Call for Stories
Volume 12 | Double Issue
Winter 2023 in the Northern Hemisphere
For this issue of Langscape Magazine, we ask some thought-provoking questions: Can we have rights without responsibilities? Is today’s predominant focus on rights distracting us from paying attention to the other side of the coin, our fundamental responsibilities toward one another and toward the earth? Can we achieve a biocultural resurgence — a renewed flourishing of life’s diversity in nature and culture — by claiming our rights alone? Or do we need to reconnect to an ethic of responsibility that once was the hallmark of human communities — whether Indigenous or not — all over the world?
The battle for the recognition of human rights, both individual and collective, has been long and hard-fought. Along the way, there have been many important milestones, from the 1948 Universal Declaration of Human Rights to the 2007 UN Declaration on the Rights of Indigenous Peoples (UNDRIP), which enshrined collective rights to self-determination, cultural and linguistic heritage, and land stewardship. More recently, many of the rights affirmed in UNDRIP have been conceptualized as “biocultural rights” — the inherent collective rights of communities to steward their lands, waters, and resources according to their own worldviews and customary laws. And the battle is certainly not over, especially for Indigenous Peoples and other historically oppressed and disenfranchised minorities.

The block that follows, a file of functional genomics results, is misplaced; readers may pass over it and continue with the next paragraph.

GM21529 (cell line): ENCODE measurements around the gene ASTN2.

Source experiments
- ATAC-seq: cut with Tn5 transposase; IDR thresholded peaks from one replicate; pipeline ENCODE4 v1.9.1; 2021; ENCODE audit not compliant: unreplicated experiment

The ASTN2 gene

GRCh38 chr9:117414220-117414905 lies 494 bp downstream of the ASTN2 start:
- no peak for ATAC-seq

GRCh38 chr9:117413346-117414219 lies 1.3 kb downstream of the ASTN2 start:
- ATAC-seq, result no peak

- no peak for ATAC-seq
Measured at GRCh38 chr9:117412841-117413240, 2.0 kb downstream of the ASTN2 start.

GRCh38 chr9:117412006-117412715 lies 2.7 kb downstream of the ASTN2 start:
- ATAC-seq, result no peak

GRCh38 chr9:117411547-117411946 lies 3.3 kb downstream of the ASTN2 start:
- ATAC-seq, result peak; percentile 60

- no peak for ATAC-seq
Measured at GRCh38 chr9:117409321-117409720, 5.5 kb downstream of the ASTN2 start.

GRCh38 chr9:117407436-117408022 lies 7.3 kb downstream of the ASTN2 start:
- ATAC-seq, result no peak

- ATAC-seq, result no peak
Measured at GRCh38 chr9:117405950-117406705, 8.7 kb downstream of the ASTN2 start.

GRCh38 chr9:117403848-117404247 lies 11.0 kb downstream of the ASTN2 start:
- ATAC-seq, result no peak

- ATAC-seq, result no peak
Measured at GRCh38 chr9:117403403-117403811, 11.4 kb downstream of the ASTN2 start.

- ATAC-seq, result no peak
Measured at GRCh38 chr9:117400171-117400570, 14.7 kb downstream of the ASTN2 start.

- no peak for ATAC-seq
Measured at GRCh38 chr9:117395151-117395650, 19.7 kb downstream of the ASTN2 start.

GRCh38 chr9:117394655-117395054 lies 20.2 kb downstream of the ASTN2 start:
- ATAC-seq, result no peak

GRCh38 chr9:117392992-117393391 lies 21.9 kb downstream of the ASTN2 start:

Yet, after decades of struggles for individual and collective rights, it is vitally important to step back and wonder: What is the relationship between rights and responsibilities, and what respective roles do rights and responsibilities have in fostering a biocultural resurgence?
We’re eager to hear from Indigenous and non-Indigenous persons who wish to share ideas, reflections, and on-the-ground experiences on this theme. As always, we also welcome other ways of addressing the theme: storytelling, photo and video essays, postcard stories, poetry, artwork, and more.
Submit your Expression of Interest below. Proposed stories can be in written and/or visual media: essays, short fiction, poetry, photo essays, videos, postcard stories, podcast scripts, music, spoken word, and artwork.
Please Note: Langscape Magazine is not an academic publication; we use a narrative or journalistic style. Read previously published stories for examples.
Stories are published in English but can be submitted in French or Spanish; we’ll translate them.
We look forward to hearing from you!
Yes? If you would like to contribute to the current theme of Langscape Magazine, please fill the Expression of Interest form on this page.
Or consider submitting your story to our Indigenous Youth Storytellers Circle (IYSC)! It’s a project that offers Indigenous youth from around the world a special platform to make their voices heard. Check this page to find out how to send us your idea for an IYSC story.
Langscape Magazine has the generous support of the Reva and David Logan Foundation, LUSH Charity Pot, the Swift Foundation, and a major anonymous donor.